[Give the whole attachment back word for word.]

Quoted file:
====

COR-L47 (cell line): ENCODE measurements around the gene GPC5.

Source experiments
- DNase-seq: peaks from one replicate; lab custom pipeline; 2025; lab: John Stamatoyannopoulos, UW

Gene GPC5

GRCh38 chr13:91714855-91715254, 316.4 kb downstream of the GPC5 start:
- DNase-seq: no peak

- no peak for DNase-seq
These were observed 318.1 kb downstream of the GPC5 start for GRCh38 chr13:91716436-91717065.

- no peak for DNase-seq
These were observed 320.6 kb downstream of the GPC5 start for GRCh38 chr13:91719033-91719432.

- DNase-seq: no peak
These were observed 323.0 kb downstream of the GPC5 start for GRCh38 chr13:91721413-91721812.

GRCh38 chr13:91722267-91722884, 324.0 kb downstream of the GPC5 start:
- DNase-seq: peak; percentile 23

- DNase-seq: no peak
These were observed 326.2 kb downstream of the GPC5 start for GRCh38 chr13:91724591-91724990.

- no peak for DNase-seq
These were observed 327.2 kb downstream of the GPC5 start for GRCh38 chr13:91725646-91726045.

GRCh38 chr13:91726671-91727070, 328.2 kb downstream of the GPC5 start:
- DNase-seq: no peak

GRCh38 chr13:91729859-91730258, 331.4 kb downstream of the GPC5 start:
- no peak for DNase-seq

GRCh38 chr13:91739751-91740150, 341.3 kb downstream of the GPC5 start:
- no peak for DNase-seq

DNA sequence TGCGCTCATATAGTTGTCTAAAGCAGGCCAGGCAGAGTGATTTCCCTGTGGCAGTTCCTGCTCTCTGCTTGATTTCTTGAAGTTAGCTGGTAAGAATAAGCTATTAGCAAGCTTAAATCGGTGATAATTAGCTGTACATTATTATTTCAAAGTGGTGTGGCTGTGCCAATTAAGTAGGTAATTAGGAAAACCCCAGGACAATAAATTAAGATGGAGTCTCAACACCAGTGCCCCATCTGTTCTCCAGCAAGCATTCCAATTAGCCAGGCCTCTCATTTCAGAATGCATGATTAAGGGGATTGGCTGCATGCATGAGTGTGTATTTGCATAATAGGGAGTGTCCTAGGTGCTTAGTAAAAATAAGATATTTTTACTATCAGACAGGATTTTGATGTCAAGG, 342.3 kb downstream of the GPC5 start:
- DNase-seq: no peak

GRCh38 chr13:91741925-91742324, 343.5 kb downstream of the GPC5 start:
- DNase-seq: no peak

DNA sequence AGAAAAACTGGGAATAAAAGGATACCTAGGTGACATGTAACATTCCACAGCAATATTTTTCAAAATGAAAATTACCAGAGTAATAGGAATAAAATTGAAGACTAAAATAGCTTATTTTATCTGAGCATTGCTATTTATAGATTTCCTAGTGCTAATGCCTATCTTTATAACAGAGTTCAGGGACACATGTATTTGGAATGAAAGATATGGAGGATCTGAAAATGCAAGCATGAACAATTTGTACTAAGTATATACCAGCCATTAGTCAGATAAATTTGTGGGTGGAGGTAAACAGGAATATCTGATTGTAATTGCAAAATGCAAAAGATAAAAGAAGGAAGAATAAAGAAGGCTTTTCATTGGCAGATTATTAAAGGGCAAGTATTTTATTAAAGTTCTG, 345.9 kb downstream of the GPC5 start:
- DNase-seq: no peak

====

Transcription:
COR-L47 (cell line): ENCODE measurements around the gene GPC5.

Source experiments
- DNase-seq: peaks from one replicate; lab custom pipeline; 2025; lab: John Stamatoyannopoulos, UW

Gene GPC5

GRCh38 chr13:91714855-91715254, 316.4 kb downstream of the GPC5 start:
- DNase-seq: no peak

- no peak for DNase-seq
These were observed 318.1 kb downstream of the GPC5 start for GRCh38 chr13:91716436-91717065.

- no peak for DNase-seq
These were observed 320.6 kb downstream of the GPC5 start for GRCh38 chr13:91719033-91719432.

- DNase-seq: no peak
These were observed 323.0 kb downstream of the GPC5 start for GRCh38 chr13:91721413-91721812.

GRCh38 chr13:91722267-91722884, 324.0 kb downstream of the GPC5 start:
- DNase-seq: peak; percentile 23

- DNase-seq: no peak
These were observed 326.2 kb downstream of the GPC5 start for GRCh38 chr13:91724591-91724990.

- no peak for DNase-seq
These were observed 327.2 kb downstream of the GPC5 start for GRCh38 chr13:91725646-91726045.

GRCh38 chr13:91726671-91727070, 328.2 kb downstream of the GPC5 start:
- DNase-seq: no peak

GRCh38 chr13:91729859-91730258, 331.4 kb downstream of the GPC5 start:
- no peak for DNase-seq

GRCh38 chr13:91739751-91740150, 341.3 kb downstream of the GPC5 start:
- no peak for DNase-seq

DNA sequence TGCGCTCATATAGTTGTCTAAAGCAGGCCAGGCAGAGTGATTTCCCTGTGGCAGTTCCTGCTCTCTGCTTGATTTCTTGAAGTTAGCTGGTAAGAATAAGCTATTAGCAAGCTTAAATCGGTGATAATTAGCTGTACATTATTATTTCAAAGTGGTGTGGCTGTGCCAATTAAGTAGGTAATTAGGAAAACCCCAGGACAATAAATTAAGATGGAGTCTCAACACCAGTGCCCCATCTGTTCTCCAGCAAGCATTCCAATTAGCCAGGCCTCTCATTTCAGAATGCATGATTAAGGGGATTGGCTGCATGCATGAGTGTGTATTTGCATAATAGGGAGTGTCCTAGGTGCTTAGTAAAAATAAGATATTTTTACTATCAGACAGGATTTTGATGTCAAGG, 342.3 kb downstream of the GPC5 start:
- DNase-seq: no peak

GRCh38 chr13:91741925-91742324, 343.5 kb downstream of the GPC5 start:
- DNase-seq: no peak

DNA sequence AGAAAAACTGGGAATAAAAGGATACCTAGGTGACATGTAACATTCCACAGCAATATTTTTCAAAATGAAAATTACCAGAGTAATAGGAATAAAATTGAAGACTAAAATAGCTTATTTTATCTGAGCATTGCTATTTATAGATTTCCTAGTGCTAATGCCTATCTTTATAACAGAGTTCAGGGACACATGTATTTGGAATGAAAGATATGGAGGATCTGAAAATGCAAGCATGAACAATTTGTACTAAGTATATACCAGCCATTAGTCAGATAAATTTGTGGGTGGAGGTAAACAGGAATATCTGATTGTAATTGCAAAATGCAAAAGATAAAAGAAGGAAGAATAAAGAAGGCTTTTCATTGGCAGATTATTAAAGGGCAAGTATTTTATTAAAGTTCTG, 345.9 kb downstream of the GPC5 start:
- DNase-seq: no peak